Turkey and Twitter: Birds of a Feather on #GivingTuesday

October 17, 2018 Matt Connell

I just confirmed my dog sitter for Thanksgiving, which means I’m set to make the trip to my parents’ house and enjoy the holiday with my family. I’m a car-free city dweller and where my parents live isn’t exactly easy to get to—so this takes some planning. My nephews will also be visiting. I love them, but they wake up early and aren’t known for letting the rest of us sleep in. So despite my mother’s offers of hospitality, I also planned a hotel room into my stay.

For this one day out of the year I need a good bit of forward planning to make sure my holiday isn’t more stressful than tradition requires. For many charities, #GivingTuesday (the Tuesday following Thanksgiving in the U.S.) is no different. You’ve spent most of the year inspiring your supporters and engaging them in your shared cause. But how easily will donors be able to donate when the first tweet drops? To make the most out of #GivingTuesday you need to be prepared—here are some things to consider:

  • Who is coming for dinner? Do they know they can bring a guest? If you don’t send out invitations to the party, fewer people will attend. 65% of people find out about a cause through their friends. Start reaching out to the people who share and like your Facebook and Twitter posts. Let them know you appreciate them as fans. And let them know there’s a big day coming up and you want them to be part of it!  

Tip: Provide your potential champions with hashtags, content, images, and links to better identify your brand, unify your supporters, and make their participation easier. 

Dive deeper into social media strategy across all your platforms with Blackbaud University’s workshop class Best Practices: Social Media for Social Good” 

  • Are we ready to get cooking? Wait, they don’t eat what?! You can’t start cooking without the right equipment, and you can’t manage an online giving campaign without the right software. 82% of people agree that social media is effective at getting people involved in an issue, and 55% who engage via social media go on to take further action. But there are some moving pieces to be considered. How everything connects needs to be as smooth as possible for the donor and for the data behind the scenes.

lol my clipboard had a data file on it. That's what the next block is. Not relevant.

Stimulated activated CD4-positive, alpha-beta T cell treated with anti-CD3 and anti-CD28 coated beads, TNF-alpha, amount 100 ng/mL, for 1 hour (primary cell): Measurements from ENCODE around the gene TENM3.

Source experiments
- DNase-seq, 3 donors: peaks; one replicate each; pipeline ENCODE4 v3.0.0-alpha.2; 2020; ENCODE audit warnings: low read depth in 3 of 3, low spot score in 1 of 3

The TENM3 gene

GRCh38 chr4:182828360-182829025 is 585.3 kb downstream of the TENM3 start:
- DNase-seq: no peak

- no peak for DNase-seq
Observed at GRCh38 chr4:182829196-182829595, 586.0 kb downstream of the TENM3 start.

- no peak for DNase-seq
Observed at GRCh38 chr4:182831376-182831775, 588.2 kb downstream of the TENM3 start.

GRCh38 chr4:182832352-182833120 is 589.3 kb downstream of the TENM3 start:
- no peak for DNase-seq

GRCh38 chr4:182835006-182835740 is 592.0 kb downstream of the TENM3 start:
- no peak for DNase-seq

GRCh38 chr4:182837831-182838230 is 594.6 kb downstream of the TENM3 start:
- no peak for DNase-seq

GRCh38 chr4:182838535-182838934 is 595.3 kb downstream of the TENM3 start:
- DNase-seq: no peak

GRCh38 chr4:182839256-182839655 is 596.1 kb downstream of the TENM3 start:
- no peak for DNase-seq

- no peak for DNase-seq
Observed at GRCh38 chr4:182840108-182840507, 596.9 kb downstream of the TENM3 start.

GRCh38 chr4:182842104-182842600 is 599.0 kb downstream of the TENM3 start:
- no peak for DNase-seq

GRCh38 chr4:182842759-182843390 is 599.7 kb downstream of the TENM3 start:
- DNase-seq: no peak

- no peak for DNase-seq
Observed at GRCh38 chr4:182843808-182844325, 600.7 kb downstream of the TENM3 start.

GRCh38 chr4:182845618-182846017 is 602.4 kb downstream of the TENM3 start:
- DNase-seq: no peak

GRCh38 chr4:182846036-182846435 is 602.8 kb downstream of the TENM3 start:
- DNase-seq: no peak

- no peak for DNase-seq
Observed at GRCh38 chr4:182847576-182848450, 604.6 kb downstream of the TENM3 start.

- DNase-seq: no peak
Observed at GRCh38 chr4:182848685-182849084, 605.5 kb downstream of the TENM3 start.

Are you ready to take instant donations on social media? By considering the means and methods someone may choose to support you—and making those paths clear—you’ll be ready to accept and process that support.  

Tip: Test your links. Test some payments. Then consider the variety of donors you’re reaching out to and the ways in which they might choose to support you, and make sure you have the right tools to make you successful. 

  • They ended up where? Let me give them directions. Sometimes despite the best preparation, things break, people make mistakes, and even the savviest donor needs help. Not only do we need to ensure our platforms are ready to receive our supporters, we need to be ready to guide them through any problems they may encounter during the process. People need to be able to get in touch with support resources and easily find the answers to their questions.  

Tip: Provide an FAQ page or section for any concerns you anticipate. Make sure appropriate contact information is available for people to reach out to and make sure they know how followup will occur. 

  • Now let’s see who shows up at the table! When someone gets involved, you need to know about it. You want others to know about it, too. That’s how you make an online giving event effective. Remind your supporters to have fun with their involvement, to challenge their friends, and most importantly to let others know when folks get involved, so they can retweet about it!

Remember—these tactics only work if people get involved. The easier you make that involvement and lower any barriers for entry, the better your results will be.

Not subscribed to Blackbaud University’s Organizational Best Practices courses? Sign up to learn more and ensure that your #GivingTuesday strategies are set up for success. 

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